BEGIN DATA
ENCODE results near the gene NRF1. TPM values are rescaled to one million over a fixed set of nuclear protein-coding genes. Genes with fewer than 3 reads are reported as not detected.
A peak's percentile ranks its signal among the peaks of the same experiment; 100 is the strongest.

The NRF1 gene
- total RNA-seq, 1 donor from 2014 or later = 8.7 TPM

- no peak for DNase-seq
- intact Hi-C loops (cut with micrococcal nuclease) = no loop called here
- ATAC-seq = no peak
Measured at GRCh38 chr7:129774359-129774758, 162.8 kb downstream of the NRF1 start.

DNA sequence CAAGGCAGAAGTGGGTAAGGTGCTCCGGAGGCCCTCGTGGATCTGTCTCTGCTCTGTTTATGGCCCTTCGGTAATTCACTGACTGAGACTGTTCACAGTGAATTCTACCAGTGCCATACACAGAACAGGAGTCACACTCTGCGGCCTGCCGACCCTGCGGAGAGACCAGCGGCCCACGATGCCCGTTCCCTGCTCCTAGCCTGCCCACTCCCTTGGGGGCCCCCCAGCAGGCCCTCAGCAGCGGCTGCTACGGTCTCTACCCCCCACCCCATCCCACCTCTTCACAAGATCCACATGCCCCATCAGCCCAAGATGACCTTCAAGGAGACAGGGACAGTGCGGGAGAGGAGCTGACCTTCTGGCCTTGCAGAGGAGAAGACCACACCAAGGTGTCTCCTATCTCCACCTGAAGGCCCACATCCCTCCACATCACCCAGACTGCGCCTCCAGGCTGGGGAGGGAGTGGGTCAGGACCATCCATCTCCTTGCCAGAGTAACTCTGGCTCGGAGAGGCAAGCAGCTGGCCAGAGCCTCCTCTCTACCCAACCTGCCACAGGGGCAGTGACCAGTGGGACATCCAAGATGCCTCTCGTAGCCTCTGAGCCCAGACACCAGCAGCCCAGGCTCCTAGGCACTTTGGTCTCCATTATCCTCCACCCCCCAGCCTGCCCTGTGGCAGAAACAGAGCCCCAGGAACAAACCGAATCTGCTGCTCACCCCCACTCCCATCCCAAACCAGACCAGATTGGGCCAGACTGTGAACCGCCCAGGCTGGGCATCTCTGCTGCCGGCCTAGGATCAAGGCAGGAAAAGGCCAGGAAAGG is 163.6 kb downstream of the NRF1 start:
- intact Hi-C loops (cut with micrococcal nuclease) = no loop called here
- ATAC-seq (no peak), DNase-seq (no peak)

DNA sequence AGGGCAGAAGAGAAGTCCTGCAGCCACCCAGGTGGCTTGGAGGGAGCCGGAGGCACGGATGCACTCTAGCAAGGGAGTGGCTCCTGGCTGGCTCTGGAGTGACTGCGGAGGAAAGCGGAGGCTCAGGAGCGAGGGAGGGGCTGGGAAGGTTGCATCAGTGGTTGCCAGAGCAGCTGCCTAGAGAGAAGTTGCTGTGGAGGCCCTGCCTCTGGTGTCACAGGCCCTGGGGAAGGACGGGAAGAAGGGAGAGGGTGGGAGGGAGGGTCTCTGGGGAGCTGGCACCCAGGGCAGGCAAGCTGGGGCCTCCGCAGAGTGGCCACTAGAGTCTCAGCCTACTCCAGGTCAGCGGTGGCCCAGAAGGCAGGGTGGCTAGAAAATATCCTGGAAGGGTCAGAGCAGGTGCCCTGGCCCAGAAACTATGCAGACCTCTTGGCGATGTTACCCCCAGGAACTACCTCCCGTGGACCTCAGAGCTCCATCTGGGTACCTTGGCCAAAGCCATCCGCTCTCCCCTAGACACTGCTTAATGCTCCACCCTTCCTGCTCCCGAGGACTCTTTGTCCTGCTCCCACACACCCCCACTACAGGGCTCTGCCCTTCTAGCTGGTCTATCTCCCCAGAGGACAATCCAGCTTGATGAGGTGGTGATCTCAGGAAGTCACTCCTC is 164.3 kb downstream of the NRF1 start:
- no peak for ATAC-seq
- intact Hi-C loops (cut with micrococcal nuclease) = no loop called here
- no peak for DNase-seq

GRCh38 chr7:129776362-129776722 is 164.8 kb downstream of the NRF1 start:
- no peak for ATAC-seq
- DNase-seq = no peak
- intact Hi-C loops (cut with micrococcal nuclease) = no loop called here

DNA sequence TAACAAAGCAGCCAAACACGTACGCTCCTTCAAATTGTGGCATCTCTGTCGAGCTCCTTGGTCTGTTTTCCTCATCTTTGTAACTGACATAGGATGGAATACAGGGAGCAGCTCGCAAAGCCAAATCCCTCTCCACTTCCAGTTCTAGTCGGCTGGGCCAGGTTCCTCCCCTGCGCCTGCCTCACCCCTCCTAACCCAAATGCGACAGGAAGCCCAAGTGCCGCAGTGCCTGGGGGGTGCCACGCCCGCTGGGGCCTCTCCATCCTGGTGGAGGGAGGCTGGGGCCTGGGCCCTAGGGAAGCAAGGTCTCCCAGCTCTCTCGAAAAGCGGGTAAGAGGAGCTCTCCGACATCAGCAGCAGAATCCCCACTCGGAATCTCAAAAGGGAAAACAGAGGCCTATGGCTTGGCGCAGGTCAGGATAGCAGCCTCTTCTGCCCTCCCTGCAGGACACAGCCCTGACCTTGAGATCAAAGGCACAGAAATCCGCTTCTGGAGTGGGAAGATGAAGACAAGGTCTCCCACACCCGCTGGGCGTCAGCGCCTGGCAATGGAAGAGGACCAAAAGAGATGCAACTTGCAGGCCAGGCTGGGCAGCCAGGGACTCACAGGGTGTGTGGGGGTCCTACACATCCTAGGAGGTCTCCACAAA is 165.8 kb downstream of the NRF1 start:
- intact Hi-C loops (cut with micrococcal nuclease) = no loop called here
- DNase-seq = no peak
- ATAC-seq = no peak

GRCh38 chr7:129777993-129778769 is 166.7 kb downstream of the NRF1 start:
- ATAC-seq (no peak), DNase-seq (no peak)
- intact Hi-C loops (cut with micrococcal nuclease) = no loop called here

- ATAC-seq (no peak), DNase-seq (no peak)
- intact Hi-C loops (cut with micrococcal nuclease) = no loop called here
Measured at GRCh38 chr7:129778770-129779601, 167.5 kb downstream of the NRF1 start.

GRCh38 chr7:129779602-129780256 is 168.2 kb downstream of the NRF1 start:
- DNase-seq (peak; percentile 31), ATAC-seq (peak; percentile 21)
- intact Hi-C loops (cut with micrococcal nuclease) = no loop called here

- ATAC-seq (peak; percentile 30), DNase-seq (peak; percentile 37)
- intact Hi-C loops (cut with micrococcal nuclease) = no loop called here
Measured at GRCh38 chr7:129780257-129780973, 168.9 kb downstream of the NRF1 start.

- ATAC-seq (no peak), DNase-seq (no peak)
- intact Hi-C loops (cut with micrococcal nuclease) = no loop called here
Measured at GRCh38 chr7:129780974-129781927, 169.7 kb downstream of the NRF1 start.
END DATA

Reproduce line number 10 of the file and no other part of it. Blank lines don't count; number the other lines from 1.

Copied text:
- intact Hi-C loops (cut with micrococcal nuclease) = no loop called here